The House That Built Me

You leave home you move on and you do the best you can

I got lost in this old world and forgot who I am

– Miranda Lambert


I am at that age now.

You know; that age.

The time in your life when:

  • A dollar starts to mean something
  • Opening a savings account is exciting
  • The word “interest” actually sucks.

I am at that point in life where everyone around you is either going 100 miles per hour or they are pulled over on the side of the road. The point where you must make a decision…

a.   Keep up with the flow of traffic.

– or –

b.   Stop to pee.

But I am torn.

When I graduated college I had this real vivid moment of realization. I do not remember what day of the week it was or exactly when it hit me, but amidst counting class credits and packing boxes the largeness of life became very apparent to me.

When you graduate high school you are young. Too young to realize you are not old. You have got this bad ass since of accomplishment – of entitlement. Seriously, we have all been around them. Those shithead high school seniors who think they have life figured out, or better yet, cheated. The silly little girls who are reckless with their hearts and the douche bag boys who are reckless with their bodies. We watch most of them shoot the world the middle finger… all the while refusing to admit their fear.

Fast forward four-ish years – college graduation.

Now, this graduation means something. This graduation humbles you. It is like someone rips the blindfold off and you begin to realize just how much you matter to the world. You are finally mature enough to admit… you’re scared.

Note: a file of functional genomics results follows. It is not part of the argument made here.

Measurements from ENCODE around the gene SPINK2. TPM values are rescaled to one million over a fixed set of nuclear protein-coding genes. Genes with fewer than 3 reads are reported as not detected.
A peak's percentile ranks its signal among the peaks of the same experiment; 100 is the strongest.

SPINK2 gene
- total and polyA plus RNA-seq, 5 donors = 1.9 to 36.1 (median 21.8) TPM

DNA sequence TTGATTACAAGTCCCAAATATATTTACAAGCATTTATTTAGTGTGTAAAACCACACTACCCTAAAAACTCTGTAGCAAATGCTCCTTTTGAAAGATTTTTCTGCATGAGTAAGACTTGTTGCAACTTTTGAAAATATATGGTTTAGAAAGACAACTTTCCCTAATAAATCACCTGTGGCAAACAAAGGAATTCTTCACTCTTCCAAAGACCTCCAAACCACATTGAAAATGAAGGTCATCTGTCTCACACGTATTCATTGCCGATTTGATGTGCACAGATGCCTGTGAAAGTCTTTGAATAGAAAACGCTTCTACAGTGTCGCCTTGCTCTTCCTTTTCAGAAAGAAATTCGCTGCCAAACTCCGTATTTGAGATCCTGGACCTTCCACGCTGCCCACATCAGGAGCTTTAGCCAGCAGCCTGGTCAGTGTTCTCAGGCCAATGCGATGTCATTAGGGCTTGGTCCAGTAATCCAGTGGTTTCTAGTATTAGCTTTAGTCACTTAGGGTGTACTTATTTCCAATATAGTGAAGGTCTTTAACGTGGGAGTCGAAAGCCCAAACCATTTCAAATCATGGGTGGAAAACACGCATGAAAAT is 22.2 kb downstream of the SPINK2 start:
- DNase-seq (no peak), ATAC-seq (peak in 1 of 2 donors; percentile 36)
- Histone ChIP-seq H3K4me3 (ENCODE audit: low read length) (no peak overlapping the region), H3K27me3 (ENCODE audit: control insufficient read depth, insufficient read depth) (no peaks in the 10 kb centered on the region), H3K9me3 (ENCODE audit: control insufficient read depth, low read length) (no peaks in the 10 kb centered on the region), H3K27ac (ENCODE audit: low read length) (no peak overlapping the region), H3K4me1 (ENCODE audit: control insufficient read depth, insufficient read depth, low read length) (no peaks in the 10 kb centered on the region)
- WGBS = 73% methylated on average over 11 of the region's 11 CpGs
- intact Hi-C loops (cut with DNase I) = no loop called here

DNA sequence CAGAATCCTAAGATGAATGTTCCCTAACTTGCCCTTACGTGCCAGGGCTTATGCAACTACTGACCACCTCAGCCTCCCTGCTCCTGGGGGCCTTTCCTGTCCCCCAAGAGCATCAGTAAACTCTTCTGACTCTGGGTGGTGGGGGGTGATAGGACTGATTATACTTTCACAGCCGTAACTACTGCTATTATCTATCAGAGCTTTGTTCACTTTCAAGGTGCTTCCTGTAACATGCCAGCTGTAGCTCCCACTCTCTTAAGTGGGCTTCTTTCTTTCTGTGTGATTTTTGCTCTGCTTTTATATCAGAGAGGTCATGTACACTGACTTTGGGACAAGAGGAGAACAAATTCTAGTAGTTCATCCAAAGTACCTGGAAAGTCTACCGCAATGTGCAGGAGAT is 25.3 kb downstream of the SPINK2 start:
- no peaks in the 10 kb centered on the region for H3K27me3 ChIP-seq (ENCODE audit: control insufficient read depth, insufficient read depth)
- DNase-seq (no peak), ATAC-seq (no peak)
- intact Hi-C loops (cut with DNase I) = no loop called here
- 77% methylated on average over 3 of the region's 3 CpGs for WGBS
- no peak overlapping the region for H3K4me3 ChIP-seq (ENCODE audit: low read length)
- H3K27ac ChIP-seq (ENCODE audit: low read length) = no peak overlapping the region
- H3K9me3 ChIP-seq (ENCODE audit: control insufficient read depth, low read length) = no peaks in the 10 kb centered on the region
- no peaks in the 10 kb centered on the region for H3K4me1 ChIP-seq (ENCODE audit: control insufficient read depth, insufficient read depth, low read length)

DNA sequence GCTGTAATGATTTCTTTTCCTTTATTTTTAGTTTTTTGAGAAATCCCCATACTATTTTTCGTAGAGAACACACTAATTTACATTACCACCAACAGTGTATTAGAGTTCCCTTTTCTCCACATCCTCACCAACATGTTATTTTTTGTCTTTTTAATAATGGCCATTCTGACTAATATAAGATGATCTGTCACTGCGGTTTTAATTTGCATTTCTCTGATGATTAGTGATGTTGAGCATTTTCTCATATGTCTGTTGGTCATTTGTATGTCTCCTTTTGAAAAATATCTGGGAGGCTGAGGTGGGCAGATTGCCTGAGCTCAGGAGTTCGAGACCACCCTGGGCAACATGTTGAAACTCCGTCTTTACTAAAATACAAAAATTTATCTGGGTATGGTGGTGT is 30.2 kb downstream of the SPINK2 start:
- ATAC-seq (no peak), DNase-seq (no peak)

We turn 18 and gloat about how old we are. We turn 22 and realize just how young we are.

For my entire life I have done exactly what I was supposed to do… and it has paid off. I have everything I could ever want or need. I wake up every day and have a job to go to. I drive home every afternoon to the best family anyone could hope for. Every evening, I kiss my Sonny “night-night” and crawl under the covers of the bed I have spent my whole life dreaming in.

So, why do I still feel so overwhelmed?

Every few weeks I catch myself feeling claustrophobic. A sense of urgency overwhelms me and I spend days searching my life. I am looking for a bill left unpaid, an appointment missed, or a chore overlooked. Sometimes, it takes only a few days for me to realize nothing is out of place. But sometimes, that feeling stays with me for weeks.

About six months ago I realized what it was: I am no longer boxed in by dead ends – I am trapped by a sea of choices.

For Christmas Mace gave me my favorite gift of the year.

She is 15 so she has to be a little more creative than the rest of us when it comes to gift giving. This is what she came up with for me:

A few weeks before Christmas, I had dinner with Momma, Bubba, and Mace. Over chips and queso we found the conversation had turned into a “What should Miss Clariss do when she grows up?” debate.

Everyone had some sort of idea. We talked about jobs, careers, furniture, and finances. Eventually, the conversation turned to moving – To move or not to move? Apartment living or house hunting? Here, there, or where? And anytime we bring up moving, the look on Mace’s face would break the hardest of hearts.